28 Jun 2015

Wales and Scotland 2015—Part 1: Wales

This year my main trip by motorbike was a week through Wales and Scotland. Never one to pass up an adventure, Zev once again joined me, observing the world from the pillion seat of my R1200GS.

Part 1: Wales

The trip started out somewhat wet, ploughing along the soulless M4 motorway from London to Wales. We left late, around noontime and by mid afternoon the skies started to clear up, sun peeking out among the clouds.

Exiting the motorway just past Cardiff we headed to the Brecon Beacons for a ride through on our way towards northern Wales. These roads are beautiful and fast—the speed limits realistic and the traffic exceptionally light. Wales has gone to the top of my list of best countries for motorbiking.

The rolling hills of the Brecon Beacons never get boring—the narrow roads alternate from rolly-polly humps (which have the bike airborne at less speed than you’d expect) to twisty blind corners requiring a wish and a prayer that nothing else, human, sheep or mechanical, is occupying any of the space within a given trajectory.

The dales are stunning in a way which cannot be captured by the camera—endless expanses of open scenery, interrupted only by the odd hill in the distance. To be there is absolutely breathtaking.

Stopping just past a cattle gate we walked around to get the blood circulating—no cows to be seen, but sheep in every field (and occasionally on the road).

Past the Brecon Beacons and deeper into Wales we stopped at this hillside pullout for a short break. A man came along who had been walking his dog in the forest and was very pleased that we’d come to visit from London—before he left he got a packet of biscuits from his car to keep us going on our journey. The Welsh are friendly, delightful people.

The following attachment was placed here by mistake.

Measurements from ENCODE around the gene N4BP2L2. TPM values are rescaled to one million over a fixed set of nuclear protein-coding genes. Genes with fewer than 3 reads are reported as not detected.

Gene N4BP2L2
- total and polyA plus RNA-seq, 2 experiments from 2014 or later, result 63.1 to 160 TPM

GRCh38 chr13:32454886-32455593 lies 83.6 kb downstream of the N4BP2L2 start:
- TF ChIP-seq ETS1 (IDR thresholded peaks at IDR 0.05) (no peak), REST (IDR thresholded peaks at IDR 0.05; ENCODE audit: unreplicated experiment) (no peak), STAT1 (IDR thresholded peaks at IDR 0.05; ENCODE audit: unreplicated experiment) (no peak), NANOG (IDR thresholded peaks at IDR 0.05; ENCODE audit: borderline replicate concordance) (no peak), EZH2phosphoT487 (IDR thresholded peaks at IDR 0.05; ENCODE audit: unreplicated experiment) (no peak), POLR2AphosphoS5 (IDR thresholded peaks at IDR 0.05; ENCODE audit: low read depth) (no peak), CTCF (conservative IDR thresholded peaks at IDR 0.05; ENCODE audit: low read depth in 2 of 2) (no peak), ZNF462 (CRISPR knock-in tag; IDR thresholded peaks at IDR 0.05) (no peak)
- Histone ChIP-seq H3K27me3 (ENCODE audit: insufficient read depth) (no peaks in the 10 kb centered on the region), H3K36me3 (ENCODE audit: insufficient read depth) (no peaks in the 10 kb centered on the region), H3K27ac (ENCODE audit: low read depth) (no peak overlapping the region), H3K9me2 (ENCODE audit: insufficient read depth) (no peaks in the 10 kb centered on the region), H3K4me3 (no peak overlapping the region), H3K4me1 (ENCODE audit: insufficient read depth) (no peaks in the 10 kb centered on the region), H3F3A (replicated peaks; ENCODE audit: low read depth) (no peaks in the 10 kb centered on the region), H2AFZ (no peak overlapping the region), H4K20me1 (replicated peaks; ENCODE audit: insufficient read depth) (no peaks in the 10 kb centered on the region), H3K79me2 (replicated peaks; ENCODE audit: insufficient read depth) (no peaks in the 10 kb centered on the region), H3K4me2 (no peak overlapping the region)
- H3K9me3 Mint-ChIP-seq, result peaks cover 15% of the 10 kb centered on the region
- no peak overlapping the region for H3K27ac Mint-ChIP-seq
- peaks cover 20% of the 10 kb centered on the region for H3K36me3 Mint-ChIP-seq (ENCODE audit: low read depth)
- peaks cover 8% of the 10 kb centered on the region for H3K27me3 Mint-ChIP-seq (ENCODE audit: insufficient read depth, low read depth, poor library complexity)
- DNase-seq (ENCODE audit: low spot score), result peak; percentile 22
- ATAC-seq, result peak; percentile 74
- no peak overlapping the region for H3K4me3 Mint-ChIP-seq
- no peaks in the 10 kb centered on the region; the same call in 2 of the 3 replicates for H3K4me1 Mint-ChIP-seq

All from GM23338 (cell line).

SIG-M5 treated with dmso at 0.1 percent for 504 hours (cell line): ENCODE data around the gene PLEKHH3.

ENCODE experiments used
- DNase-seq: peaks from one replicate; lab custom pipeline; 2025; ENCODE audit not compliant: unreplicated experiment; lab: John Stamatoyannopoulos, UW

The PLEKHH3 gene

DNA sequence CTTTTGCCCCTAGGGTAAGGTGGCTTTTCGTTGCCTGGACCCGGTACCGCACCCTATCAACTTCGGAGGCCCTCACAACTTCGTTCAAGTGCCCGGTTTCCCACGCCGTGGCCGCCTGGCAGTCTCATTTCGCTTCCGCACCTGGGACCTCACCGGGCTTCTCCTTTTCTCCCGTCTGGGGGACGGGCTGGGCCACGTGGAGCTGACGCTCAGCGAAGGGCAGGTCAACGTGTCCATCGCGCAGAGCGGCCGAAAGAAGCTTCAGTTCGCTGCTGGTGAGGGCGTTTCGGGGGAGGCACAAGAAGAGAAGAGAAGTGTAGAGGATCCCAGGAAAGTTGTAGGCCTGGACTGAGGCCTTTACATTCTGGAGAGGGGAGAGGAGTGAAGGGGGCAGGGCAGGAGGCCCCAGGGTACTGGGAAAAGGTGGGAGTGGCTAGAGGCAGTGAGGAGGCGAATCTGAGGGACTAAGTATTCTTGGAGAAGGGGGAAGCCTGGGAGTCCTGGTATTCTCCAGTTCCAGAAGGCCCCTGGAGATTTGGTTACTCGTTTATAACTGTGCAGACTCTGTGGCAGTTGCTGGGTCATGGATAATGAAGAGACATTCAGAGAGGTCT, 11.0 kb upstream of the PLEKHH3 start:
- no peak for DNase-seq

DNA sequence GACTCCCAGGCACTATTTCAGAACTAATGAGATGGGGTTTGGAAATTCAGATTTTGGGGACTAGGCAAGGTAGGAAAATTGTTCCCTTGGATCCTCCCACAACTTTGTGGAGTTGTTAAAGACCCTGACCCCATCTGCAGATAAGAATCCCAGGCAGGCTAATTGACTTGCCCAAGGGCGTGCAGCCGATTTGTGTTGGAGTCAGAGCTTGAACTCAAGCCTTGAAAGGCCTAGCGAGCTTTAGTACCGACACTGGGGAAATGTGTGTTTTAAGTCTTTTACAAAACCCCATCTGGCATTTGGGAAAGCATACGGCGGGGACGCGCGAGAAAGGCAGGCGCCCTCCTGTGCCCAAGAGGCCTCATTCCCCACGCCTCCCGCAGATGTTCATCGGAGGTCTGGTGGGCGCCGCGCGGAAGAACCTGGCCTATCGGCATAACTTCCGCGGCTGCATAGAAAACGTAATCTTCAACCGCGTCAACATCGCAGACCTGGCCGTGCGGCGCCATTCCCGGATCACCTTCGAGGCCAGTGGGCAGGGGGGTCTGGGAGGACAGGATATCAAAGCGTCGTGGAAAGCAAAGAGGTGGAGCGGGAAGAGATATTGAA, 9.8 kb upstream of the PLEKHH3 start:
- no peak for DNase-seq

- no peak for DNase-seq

Another stop in the late afternoon. The clouds in the distance looked ominous but amounted to nothing. The light was amazing—almost golden in colour and enhancing the thousands of shades of green all around. It was almost surrealistic.

We were getting tired and found a bed and breakfast hotel nearby through a booking app on my phone. What would we do without technology? I remember, as a child, when travelling through Europe with my parents we would take our chances for vacancies as we came across hotels, sometimes going to two or three before finding something suitable—this can still be done of course, but it’s just so much more convenient when tired to book a place and go straight there.

We checked in at the Dolanog B&B where our hosts Sue and John had us in our room with a cup of tea each in no time. They recommended the restaurant at the Lake Vyrnwy Hotel and Spa about six miles away, so we freshened up and headed out.

On our way to the restaurant we stopped at the Lake Vyrnwy Dam—the sun was low in the sky and made the dam glow. It is a Victorian dam built of stone in the late 1800s, the first of its type in the world.

While at the restaurant we had a view of the sunset over Lake Vyrwy while enjoying Welsh cawl (broth with lamb and vegetables) and salmon fishcakes. We snaked our way back to the B&B through the narrow lanes in the dark and retired for the night.

The next morning we stopped at the Colinette Yarns shop in nearby Powys to pick up some yarn as a thank you gift for our friends in Scotland with whom we were going to be staying.

We continued through Wales and re-entered England for a quick loop through the Lake District. Unfortunately, while it was beautiful, it was also backed up with traffic and absolutely rammed with tourists, spoiling a potentially amazing place to ride—indeed I was feeling so grumpy I didn’t even take any pictures.

We decided not to go deeper and so set the GPS to take us to Hawick in the Scottish Borders, only 60 miles away.